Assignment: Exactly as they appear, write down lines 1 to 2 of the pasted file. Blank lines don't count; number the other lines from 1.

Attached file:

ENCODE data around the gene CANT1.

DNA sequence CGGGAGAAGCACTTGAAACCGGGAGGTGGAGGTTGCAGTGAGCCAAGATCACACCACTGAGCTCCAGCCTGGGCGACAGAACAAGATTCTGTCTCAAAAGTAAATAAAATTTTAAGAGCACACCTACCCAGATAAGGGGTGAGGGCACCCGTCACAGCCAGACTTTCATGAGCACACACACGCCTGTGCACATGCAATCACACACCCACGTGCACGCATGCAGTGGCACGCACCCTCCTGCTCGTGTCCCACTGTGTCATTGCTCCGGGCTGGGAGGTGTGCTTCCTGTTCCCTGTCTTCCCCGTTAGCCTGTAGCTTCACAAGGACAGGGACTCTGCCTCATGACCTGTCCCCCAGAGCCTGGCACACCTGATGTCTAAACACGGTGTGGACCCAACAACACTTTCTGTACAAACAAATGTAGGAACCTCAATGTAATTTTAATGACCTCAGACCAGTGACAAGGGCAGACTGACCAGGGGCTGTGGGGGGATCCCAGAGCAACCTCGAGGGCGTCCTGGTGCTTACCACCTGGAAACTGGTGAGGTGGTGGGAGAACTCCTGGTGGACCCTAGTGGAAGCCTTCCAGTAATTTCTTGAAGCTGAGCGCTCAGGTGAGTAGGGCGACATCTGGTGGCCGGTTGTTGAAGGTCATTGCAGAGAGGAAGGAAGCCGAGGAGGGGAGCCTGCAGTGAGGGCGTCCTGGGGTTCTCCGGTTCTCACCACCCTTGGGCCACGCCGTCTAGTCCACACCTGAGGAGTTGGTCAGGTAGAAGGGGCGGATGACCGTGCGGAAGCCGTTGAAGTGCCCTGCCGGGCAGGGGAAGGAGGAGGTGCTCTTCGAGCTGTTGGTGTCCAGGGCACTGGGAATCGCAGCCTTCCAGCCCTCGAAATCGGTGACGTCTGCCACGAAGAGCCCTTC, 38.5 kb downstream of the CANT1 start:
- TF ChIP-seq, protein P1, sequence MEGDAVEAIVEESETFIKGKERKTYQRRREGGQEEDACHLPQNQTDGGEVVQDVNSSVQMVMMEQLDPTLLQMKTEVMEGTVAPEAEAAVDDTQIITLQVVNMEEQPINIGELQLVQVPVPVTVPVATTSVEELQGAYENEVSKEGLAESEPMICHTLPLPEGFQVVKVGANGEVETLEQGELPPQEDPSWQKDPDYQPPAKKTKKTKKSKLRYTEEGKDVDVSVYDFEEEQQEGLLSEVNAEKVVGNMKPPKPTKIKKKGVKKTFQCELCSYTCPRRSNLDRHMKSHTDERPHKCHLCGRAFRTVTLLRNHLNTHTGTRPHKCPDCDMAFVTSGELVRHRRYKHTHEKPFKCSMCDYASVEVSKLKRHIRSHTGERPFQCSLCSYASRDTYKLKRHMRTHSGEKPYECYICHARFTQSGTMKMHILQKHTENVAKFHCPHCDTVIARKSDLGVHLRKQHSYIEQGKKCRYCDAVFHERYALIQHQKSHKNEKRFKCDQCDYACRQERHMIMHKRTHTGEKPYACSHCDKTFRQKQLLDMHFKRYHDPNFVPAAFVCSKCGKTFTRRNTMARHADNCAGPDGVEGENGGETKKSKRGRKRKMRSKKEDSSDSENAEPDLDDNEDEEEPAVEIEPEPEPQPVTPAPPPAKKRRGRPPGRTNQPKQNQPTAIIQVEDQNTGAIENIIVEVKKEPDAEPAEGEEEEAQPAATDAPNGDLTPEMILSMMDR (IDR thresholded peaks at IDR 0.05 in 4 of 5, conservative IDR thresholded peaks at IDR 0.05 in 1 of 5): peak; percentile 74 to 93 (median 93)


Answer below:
ENCODE data around the gene CANT1.

DNA sequence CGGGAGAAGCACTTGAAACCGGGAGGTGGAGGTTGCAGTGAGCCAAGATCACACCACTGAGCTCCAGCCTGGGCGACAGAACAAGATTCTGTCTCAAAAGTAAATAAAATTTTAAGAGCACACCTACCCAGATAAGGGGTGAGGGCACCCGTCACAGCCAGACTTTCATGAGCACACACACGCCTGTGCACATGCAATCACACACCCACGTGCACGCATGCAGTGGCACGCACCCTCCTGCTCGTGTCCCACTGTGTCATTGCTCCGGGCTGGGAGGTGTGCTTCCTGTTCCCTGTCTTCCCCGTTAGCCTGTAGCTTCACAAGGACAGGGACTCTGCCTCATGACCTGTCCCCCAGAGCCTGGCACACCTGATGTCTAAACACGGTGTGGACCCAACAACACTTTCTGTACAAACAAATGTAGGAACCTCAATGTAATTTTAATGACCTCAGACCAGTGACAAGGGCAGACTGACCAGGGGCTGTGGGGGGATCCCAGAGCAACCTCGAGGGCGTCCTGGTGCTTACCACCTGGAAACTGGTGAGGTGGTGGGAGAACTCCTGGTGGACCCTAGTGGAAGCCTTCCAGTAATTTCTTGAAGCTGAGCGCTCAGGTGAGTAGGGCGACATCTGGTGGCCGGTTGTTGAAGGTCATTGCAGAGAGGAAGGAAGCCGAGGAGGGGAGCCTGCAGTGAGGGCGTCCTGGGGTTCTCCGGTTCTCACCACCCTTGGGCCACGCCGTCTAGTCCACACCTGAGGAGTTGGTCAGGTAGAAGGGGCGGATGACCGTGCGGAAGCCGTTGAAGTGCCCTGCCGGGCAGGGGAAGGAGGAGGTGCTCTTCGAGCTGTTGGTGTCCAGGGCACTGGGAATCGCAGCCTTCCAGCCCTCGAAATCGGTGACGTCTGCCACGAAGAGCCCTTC, 38.5 kb downstream of the CANT1 start: